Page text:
What are white vegetables good for?
It’s not antioxidants, but other potential benefits for health. There is an immense amount of research about cruciferous vegetables and cancer, due to unique compounds they have known as glucosinolates. White cauliflower has them too. Although not a cruciferous, garlic has also shown some remarkable antiproliferative activity in research. Garlic for colds is another area of interest being studied.
Is there a white fruit that’s healthy? Yes, but only a couple excel in antioxidant content…
|Type (raw unless otherwise noted)||ORAC Value (per 100g)||Comments|
|Pineberry||not measured||Yes, the opening photo is real, but white strawberries are likely to be much lower in antioxidants than the common red.|
|Cherimoya||not measured||This tropical fruit is milky on the inside and was reportedly eaten by the Incan Empire.|
|Rambutan||160||A white fruit with a red shell, covered in prickly needles.|
|Dragon fruit (white fleshed)||300||Hardly a superfood!|
|Lychee||540||Sweet for your tongue, but not for your health.|
|Noni fruit||800||Green on the outside, but the edible inside is ivory.|
|Soursop||1,451||Also known as guanabana.|
|Mangosteen||2,510||A hard purple shell on the outside, while the edible inside is like snow.|
|Guava (white fleshed)||2,550||Somewhat high for a tropical fruit.|
|Apples without skin||2,573||This is the average value across different cultivars.|
|White mulberries||6,100||Dried are even higher by weight, since the nutrients are more condensed.|
|Baobab fruit||140,000||One of the most underappreciated superfoods.|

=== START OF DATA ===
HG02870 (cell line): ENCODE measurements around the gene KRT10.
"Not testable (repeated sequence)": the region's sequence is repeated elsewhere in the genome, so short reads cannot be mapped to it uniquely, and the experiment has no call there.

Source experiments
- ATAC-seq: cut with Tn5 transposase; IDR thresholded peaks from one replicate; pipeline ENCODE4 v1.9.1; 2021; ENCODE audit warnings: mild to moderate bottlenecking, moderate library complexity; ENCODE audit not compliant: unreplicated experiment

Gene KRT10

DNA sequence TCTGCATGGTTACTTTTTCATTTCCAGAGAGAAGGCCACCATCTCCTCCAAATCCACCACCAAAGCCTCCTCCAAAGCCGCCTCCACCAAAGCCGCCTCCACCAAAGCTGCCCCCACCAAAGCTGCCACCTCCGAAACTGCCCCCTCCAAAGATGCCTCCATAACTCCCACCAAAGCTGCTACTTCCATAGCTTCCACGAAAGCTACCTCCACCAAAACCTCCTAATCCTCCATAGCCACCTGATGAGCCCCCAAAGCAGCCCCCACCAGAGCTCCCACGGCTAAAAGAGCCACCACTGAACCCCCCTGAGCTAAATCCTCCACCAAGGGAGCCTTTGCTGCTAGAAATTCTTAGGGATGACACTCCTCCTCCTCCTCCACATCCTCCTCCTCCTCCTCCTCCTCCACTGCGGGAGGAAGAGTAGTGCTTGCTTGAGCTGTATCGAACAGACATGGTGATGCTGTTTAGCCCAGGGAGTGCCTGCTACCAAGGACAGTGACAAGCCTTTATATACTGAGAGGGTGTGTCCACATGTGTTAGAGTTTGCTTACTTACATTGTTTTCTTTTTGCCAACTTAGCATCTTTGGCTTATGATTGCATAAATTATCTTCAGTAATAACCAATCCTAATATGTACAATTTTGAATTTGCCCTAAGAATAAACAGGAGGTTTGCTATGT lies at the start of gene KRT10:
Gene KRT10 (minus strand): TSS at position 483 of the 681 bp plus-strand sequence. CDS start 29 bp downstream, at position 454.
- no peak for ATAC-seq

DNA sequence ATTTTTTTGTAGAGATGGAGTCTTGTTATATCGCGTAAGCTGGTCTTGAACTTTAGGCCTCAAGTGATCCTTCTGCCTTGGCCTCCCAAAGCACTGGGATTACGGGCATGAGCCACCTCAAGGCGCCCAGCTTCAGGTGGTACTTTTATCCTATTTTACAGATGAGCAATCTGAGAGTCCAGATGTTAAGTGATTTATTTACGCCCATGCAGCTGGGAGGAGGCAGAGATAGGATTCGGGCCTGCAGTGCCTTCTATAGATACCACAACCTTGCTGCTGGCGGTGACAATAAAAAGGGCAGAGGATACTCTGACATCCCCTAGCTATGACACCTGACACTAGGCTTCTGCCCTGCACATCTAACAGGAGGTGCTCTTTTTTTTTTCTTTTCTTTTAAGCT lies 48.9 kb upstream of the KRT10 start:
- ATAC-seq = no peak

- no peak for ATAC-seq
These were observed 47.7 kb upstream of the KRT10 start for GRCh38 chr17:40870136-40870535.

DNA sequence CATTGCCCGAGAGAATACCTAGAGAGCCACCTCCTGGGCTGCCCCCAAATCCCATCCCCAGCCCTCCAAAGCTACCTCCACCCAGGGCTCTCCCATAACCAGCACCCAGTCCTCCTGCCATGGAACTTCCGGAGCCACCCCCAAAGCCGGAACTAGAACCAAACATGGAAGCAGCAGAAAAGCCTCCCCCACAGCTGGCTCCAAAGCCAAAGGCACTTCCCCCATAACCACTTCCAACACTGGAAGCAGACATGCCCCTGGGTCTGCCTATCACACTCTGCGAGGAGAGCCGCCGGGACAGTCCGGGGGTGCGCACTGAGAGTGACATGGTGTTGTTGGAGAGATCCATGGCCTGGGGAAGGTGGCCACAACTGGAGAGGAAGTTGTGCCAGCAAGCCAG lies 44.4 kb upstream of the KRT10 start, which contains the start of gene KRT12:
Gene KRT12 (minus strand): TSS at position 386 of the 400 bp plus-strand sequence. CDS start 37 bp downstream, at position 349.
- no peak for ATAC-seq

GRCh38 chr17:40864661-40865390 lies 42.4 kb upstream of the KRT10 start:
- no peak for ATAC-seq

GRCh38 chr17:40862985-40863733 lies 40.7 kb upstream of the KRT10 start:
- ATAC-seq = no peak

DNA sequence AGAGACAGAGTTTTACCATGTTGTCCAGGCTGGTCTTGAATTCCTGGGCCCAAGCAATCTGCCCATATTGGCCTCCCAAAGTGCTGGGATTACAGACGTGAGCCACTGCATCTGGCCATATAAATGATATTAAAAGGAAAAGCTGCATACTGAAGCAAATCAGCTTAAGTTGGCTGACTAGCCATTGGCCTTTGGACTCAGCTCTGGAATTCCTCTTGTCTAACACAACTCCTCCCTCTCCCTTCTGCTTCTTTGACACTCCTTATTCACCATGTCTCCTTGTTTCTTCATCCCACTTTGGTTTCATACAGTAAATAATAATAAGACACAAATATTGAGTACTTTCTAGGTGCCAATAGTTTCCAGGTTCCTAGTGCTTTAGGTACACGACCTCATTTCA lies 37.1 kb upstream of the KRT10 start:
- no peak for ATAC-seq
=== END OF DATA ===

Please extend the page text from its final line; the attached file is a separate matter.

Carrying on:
For those with low ORAC values, unfortunately most have nothing else going for them.
Dragon fruit is hyped as the new alternative for the acai bowl, but even the red dragon is low for antioxidants, with only an 760 ORAC. And did we mention it’s a total ripoff?
Its antioxidant content isn’t awful, but the soursop and cancer research is the big story about that particular fruit.
There are very few edible white berries. The mulberry comes in many colors, but the most popular one for eating is the cream colored variety. It’s the one with 33% more antioxidants than blueberries and happens to be one of the highest sources of resveratrol. The benefits of mulberries make it a good choice for daily use.
In the wild, what do elephants eat? When they can get their trunks on it, the exotic African baobab fruit is a favorite food of theirs. You can’t buy them fresh outside of Africa, but you can buy the dried powder which is what the ORAC of 140,000 was measured with. That’s a value which is significantly higher than acai.
Baobab has almost no taste, which is actually a good thing because it means you can blend a tablespoon into your protein shake, oatmeal, or whatever else without ruining the flavor. You can buy baobab powder on Amazon. Being that it has a healthy amount of fiber and almost no sugar, this white fruit is good for you in multiple ways.
These statements have not been evaluated by the Food and Drug Administration. This product is not intended to diagnose, treat, cure, or prevent any disease.